Up Front by Emma Hart

Read Post

Up Front: Say When

539 Responses

First ←Older Page 1 14 15 16 17 18 22 Newer→ Last

  • Danielle, in reply to giovanni tiso,

    It wasn't *severe*, dude. I just like to have my pointless Gen-X pop-cultural footnotes correctly spelled.

    Charo World. Cuchi-cuchi!… • Since Nov 2006 • 3663 posts Report Reply

  • BenWilson, in reply to Bart Janssen,

    I think that word means something different to you than to me. I'm not trying to hide anything.

    Seems so, it doesn't mean secrets to me. It's just the state Plato's Socrates dragged his victims into, rather like confusion, a loss of confidence in one's own definitions, and uncertainty about a way forward. It was not pointed at you, I'm suggesting it's feeling going round. I think deconstruction can often lead to it, that's usually how Platonic dialogs begin. Plato seemed to think it was a beginning point of wisdom when you felt like you didn't know anything.

    I'm not so sure, it seems like an extremely vulnerable moment. That doesn't seem like a good time to be making big choices.

    Auckland • Since Nov 2006 • 8659 posts Report Reply

  • Bart Janssen, in reply to Danielle,

    Oh so you're a Gen-X pop-culture feminist ...

    <In the voice of Edmund when he sees the scythe>

    Auckland • Since Nov 2006 • 3434 posts Report Reply

  • Lilith __,

    I think enough has probably been said here about labels, but I just had one thing to add: seems to me there's no label that can take the place of a proper conversation about anyone's views. If I say I'm a feminist, I don't expect that label to magically inform you of all my views on gender and power, it's only a place to start talking about those things. Yes, I believe in equal rights and opportunities for everyone regardless of gender...but exactly what I mean by that, and the particular issues I'm passionate about, you'll have to talk to me to find out. No one with any sense expects all feminists to agree, or even necessarily have much in common except the basic aim of gender equality. But diversity among feminists and feminisms doesn't make those terms meaningless.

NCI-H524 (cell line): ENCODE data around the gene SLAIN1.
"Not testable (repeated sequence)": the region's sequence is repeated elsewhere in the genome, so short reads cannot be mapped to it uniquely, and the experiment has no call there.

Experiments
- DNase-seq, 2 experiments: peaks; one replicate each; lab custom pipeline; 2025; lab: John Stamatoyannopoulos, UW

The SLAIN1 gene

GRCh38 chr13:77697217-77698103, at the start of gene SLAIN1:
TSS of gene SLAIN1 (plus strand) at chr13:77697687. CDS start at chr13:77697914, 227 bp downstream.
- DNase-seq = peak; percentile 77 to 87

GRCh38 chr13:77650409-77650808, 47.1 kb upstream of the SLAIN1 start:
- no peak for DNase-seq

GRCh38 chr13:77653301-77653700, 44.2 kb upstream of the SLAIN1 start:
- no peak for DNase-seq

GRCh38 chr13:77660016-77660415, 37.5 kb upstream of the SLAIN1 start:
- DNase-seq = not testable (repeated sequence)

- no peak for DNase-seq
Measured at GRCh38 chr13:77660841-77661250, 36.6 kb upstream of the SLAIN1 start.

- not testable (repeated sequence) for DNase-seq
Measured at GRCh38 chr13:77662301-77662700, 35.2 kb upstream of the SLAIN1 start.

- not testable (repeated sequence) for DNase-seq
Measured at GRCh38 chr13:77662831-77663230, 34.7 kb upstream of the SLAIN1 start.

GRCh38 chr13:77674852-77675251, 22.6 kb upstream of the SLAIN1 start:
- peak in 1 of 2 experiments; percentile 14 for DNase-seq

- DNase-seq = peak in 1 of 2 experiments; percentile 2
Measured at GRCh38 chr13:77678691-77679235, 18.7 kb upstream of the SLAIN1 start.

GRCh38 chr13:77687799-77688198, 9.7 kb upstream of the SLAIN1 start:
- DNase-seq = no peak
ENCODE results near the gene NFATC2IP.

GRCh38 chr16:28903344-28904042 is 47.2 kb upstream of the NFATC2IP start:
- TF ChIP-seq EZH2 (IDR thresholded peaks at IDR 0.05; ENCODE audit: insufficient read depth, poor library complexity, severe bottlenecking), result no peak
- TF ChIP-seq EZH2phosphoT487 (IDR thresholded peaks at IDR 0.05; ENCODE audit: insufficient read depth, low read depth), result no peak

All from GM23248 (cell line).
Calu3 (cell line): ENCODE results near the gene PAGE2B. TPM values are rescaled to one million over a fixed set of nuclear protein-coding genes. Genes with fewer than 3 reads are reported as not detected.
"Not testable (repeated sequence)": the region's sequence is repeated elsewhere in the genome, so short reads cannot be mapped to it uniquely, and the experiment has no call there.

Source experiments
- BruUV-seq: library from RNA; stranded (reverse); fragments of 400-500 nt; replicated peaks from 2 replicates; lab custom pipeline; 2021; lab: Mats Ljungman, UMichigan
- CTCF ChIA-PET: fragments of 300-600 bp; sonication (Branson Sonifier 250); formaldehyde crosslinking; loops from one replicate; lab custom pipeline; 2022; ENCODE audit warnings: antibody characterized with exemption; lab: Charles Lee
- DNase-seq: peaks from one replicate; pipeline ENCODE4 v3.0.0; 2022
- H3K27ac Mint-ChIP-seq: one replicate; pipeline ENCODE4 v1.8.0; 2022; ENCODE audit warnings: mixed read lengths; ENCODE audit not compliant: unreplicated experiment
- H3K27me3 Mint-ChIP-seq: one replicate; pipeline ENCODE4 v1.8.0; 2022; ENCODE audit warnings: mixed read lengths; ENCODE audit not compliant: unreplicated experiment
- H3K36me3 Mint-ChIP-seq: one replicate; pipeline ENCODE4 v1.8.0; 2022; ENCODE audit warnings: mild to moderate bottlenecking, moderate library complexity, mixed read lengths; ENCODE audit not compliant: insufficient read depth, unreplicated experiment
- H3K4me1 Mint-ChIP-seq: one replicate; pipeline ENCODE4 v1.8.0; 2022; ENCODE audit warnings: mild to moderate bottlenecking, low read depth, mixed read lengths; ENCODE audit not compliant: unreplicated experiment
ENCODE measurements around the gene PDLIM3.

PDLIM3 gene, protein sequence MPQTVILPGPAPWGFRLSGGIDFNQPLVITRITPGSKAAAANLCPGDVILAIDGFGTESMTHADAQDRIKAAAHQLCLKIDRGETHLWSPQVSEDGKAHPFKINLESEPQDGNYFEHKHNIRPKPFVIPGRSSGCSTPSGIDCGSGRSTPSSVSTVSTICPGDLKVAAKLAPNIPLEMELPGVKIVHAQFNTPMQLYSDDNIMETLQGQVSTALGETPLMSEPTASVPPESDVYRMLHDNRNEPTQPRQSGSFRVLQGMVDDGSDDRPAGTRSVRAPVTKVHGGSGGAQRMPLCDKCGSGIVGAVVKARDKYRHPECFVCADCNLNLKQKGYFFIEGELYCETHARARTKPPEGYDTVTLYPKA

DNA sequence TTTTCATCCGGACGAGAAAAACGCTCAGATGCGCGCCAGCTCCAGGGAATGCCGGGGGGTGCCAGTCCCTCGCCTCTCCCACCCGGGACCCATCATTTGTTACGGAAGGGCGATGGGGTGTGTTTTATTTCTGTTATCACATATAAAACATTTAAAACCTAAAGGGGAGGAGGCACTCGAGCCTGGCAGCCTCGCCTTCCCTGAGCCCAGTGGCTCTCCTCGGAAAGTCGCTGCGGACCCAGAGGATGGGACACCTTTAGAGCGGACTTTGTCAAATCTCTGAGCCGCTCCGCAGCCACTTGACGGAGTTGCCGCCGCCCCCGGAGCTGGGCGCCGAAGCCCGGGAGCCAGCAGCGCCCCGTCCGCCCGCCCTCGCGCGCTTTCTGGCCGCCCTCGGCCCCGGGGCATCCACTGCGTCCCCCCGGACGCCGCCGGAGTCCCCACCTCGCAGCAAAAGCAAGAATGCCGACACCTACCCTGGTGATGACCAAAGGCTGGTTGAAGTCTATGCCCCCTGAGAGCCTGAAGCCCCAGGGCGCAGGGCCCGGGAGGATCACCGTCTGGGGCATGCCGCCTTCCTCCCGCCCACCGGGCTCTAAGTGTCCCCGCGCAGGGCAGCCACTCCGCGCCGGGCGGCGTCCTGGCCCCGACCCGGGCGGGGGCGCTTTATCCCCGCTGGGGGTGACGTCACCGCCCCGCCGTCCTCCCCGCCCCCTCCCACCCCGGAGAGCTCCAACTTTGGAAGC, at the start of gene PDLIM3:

And crikey, if we want to change the world, we have to work together. When I see a post like that recent one of Maia's on The Hand Mirror, it makes me feel sad and hopeless. When feminists viciously attack other feminists over trivialities, patriarchy wins.

    Dunedin • Since Jul 2010 • 3470 posts Report Reply

  • steven crawford, in reply to Lilith __,

    When feminists viciously attack other feminists over trivialities, patriarchy wins.

    Is patriarchy the polar opposite of feminism?

    Wellington • Since Nov 2006 • 2777 posts Report Reply

  • Jackie Clark, in reply to Lilith __,

    It's very funny, Lilith, because I read that most recent post, and I thought "This shit is still going on 30 years later?". Because when I was part of the Unifems, that was kind of how the dialogues went, alot of the time. Which is why I left.

    Mt Eden, Auckland • Since Nov 2006 • 3123 posts Report Reply

  • Bart Janssen, in reply to steven crawford,

    Is patriarchy the polar opposite of feminism?

    I suspect the topology is more complicated and may involve string theory...

    I'm clearly getting to hot to think seriously.

    Auckland • Since Nov 2006 • 3434 posts Report Reply

  • Lilith __, in reply to steven crawford,

    Patriarchy is the system of males being privileged over females: it's what feminism aims to overthrow. Analogously, socialism aims to overthrow class privilege. The wikipedia page on patriarchy explains in more detail.

    Dunedin • Since Jul 2010 • 3470 posts Report Reply

  • sally jones,

    It is about knowing that a woman is the equal of a man in art, at work, and under the law, whether you say it out loud or not — but for God's sake start saying it out loud already. You are a feminist

    Thanks for this link, Megan M. I'd take issue with the 'knowing' is enough to be considered a feminist and say speaking and acting - recommended at the end - is a big part of 'being a feminist'.

    Feminism is a political movement where 'political' includes every damn emancipation and equality-engendering action in every conceivable place from the bed to the battlefield to the boardroom to the playground - couldn't think of a P word - and everything in between. Political implies a challenge to the status quo. It's hard to challenge just by 'knowing.'